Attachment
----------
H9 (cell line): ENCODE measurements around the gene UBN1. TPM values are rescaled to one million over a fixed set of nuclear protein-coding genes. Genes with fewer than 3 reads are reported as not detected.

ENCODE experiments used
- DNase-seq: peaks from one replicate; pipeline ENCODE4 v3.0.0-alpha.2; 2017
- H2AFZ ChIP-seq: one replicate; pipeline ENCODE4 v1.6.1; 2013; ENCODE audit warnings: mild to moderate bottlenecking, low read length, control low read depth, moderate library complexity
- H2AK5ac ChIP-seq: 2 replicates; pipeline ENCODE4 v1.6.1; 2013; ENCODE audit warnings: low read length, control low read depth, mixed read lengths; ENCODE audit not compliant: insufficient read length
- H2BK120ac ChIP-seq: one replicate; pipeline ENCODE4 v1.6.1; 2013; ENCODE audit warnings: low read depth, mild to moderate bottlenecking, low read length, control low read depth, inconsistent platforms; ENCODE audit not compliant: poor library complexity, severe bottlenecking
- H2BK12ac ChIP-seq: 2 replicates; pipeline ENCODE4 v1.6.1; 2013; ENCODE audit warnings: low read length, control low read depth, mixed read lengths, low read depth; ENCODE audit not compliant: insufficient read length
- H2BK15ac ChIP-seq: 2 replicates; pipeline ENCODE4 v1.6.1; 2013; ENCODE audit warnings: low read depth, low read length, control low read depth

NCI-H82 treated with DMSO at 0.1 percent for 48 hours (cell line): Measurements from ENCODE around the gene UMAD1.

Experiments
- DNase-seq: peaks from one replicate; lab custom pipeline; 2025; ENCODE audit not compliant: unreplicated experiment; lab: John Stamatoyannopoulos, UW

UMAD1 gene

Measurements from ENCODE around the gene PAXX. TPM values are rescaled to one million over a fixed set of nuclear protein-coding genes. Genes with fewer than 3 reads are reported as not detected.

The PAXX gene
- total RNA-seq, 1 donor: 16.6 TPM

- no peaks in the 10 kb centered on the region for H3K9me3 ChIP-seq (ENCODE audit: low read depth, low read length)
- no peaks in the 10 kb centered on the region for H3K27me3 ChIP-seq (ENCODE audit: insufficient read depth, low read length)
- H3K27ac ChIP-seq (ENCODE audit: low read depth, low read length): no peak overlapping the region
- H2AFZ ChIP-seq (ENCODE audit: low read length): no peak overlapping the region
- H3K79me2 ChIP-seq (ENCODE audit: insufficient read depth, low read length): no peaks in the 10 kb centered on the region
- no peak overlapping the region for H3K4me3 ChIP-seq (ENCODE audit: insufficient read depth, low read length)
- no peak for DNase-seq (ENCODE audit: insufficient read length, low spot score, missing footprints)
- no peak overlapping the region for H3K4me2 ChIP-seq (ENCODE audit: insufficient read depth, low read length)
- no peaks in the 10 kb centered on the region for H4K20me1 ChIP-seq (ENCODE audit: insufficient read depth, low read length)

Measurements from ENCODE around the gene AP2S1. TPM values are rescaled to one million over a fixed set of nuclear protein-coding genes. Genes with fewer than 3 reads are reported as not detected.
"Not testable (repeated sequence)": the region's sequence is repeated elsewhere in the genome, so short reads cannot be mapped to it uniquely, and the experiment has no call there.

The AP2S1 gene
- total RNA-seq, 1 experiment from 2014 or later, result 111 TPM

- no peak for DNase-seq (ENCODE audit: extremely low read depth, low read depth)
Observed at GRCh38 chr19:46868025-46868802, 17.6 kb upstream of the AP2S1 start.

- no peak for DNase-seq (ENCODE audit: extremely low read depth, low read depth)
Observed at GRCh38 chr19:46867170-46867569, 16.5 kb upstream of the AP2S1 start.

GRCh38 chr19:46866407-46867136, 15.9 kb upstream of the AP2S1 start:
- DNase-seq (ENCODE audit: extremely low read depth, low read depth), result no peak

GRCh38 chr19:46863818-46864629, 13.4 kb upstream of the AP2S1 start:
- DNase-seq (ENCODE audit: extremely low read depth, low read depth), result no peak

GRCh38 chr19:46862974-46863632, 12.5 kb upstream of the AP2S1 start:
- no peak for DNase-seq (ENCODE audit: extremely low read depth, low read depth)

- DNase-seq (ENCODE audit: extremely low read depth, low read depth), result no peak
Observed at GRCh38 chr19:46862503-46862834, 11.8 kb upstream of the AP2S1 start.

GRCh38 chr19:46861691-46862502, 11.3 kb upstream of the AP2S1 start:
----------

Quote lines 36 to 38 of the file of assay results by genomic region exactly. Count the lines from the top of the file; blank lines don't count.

- DNase-seq (ENCODE audit: extremely low read depth, low read depth), result no peak

GRCh38 chr19:46862974-46863632, 12.5 kb upstream of the AP2S1 start:
- no peak for DNase-seq (ENCODE audit: extremely low read depth, low read depth)